The price hike prompted several lawsuits against Abbott. In 2008, Abbott settled a class action suit for $27.5 million brought by the AIDS Healthcare Foundation and the Service Employees International Union for the 400 percent price increase the drugmaker imposed on buyers. GlaxoSmithKline (GSK) and retailers also initiated lawsuits for the Norvir price hike alleging that Abbott created an illegal monopoly. As the price increase occurred a month after GSK introduced Lexiva, a product that includes Norvir, without also increasing the price of Kaletra, GSK argued that Abbott’s move forced the daily dosage of Lexiva to cost 75 percent more than Kaletra. Consequently, GSK claimed to have lost more than $570 million in profits. The federal jury rejected the charges by GSK, however Abbott was obliged to pay $3.4 million for breaching licensing contracts.

For more, see:

The Wall Street Journal, “Abbott Hit With Another Norvir Lawsuit,” October 30, 2007. Available at: http://online.wsj.com/article/SB119371558998476009.html?mod=dist_smartbrief.


Pharmalot, “Abbott Sued By Drug-Store Chains Over AIDS Drug,” October 30th, 2007,



Bloomberg News, “Abbott Settlement in Norvir Lawsuit Approved by Judge,” Karen Gullo and Matthew Hirsch, August 19 2008, available at: http://www.bloomberg.com/apps/news?pid=20601202&sid=acy1SbJAFm00&refer=healthcare.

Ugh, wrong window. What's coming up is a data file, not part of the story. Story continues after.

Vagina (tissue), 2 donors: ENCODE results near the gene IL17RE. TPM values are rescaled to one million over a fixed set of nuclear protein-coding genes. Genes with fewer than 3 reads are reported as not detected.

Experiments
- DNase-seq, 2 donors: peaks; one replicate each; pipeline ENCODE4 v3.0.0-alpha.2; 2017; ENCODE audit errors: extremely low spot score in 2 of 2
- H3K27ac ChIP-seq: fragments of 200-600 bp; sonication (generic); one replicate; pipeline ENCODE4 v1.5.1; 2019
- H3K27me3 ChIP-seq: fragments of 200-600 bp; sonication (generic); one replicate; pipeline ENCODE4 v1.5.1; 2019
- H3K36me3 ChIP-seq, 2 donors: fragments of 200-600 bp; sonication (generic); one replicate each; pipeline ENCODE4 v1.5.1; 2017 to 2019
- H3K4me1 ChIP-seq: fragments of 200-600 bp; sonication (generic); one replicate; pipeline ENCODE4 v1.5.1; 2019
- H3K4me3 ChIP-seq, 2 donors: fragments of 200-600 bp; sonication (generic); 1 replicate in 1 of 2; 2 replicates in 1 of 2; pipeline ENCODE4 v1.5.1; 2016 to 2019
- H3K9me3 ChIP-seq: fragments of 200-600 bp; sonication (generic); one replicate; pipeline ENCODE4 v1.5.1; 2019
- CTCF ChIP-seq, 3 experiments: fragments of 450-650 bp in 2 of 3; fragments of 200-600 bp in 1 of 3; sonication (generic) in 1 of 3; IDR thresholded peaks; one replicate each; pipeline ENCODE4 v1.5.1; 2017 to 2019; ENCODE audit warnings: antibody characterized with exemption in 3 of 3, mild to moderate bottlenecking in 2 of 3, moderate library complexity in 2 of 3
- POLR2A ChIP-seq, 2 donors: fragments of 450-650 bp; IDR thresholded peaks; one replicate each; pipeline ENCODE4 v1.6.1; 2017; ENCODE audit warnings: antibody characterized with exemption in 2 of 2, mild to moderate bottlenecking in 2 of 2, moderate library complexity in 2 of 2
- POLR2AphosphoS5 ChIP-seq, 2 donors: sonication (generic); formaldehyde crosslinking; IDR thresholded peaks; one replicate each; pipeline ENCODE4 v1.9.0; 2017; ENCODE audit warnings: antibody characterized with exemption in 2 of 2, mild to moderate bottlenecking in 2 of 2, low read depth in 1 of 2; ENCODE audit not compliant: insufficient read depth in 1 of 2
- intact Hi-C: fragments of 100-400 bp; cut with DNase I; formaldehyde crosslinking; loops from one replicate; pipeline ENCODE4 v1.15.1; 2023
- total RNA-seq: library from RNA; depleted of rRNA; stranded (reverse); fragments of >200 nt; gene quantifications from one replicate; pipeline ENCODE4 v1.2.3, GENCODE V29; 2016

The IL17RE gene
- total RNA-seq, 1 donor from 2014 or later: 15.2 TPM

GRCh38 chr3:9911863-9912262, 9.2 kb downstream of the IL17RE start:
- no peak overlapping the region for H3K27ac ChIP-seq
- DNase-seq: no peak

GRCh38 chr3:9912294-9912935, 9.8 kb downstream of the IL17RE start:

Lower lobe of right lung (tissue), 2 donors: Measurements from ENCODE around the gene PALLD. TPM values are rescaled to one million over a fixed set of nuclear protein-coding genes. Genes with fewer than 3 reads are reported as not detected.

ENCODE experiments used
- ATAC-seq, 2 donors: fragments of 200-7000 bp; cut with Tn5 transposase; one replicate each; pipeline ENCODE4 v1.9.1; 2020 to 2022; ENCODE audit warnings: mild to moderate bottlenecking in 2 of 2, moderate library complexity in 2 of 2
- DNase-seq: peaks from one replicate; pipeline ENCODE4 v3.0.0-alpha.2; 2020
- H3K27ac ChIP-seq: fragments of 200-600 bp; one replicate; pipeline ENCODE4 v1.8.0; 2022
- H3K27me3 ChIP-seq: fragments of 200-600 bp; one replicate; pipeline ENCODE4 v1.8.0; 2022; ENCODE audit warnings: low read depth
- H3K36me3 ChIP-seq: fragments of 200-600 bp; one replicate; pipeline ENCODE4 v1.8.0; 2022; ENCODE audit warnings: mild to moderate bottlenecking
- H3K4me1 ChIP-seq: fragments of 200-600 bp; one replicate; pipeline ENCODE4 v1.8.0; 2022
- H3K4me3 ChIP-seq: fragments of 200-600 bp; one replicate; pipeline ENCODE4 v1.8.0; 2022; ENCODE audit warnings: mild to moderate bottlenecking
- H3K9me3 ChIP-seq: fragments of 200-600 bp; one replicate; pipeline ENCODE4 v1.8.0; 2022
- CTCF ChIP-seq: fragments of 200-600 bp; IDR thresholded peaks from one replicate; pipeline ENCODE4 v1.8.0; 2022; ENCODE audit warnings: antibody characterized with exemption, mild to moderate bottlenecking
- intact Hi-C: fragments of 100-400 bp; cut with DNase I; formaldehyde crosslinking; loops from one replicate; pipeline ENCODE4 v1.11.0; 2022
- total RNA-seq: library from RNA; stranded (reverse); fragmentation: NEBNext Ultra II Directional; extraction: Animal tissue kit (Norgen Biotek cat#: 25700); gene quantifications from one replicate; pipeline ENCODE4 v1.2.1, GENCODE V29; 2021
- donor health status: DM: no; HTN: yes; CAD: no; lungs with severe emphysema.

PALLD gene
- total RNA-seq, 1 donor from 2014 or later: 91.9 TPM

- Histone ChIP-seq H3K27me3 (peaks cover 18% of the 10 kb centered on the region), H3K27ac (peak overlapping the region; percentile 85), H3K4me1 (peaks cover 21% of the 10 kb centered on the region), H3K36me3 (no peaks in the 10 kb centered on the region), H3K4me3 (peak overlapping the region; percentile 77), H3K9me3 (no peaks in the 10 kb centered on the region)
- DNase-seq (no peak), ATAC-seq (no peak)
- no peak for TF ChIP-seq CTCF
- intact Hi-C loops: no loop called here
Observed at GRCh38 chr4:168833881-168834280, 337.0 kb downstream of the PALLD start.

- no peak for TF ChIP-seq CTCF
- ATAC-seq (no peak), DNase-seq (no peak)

Pharmalot, “Glaxo Loses Antitrust Lawsuit Over HIV Pricing”, March 30, 2011, available at: http://www.pharmalot.com/2011/03/glaxo-loses-antitrust-lawsuit-over-hiv-pricing/

High prices in middle income countries

In 2008, people living with HIV/AIDS in Mexico and Colombia, along with international advocates such as Health Action International, Essential Action and the AIDS Healthcare Foundation, decried Abbott’s high prices for the HIV/AIDS treatment Kaletra (lopinavir/ritonavir). Abbott charged buyers in Mexico and Colombia between $3,000 and $6,000 per patient per year despite Kaletra’s availability in other middle-income countries for $1,000, and generics available for under $750 at the time. Following strong civil society pressure and coordinated actions in the U.S., Mexico, and Colombia, Abbott reduced the price of Kaletra from 4688.00 MXN to 3750.40 MXN in 2009, and ultimately to $1000 USD in Colombia.


For more, see:


Pharmalot, “Group Slams Abbott Over Kaletra Pricing,” September 16th, 2008, available at http://www.pharmalot.com/2008/09/aids-group-slams-abbott-over-kaletra-pricing/.


Essential Action press release, “Groups Urge Colombia to Issue AIDS Drug License,” August 6, 2008, http://www.essentialaction.org/access/index.php?/archives/169-Groups-Urge-Colombia-To-Issue-AIDS-Drug-License.html

Pressuring FDA to refuse biosimilar applications

Abbot Asks FDA to Refuse Certain Biosimilar Applications (link to patentdocs.org)


Also see: The Washington Post: "Want to cut health care costs? Start here." (links to washingtonpost.com)
August 16. 2012-Pharmalot: Abbott Paid CEO More Than Taxes To Uncle Sam (links to pharmalot.com)

[1] Love, James. “Abbott recently sought compulsory license in US patent dispute,” Knowledge Ecology International. http://keionline.org/content/view/43/1

[2] Testimony of Robert Weissman before the U.S. Senate Committee on the Judiciary, “The Role of Federally-Funded University Research in the Patent System,” October 24, 2007.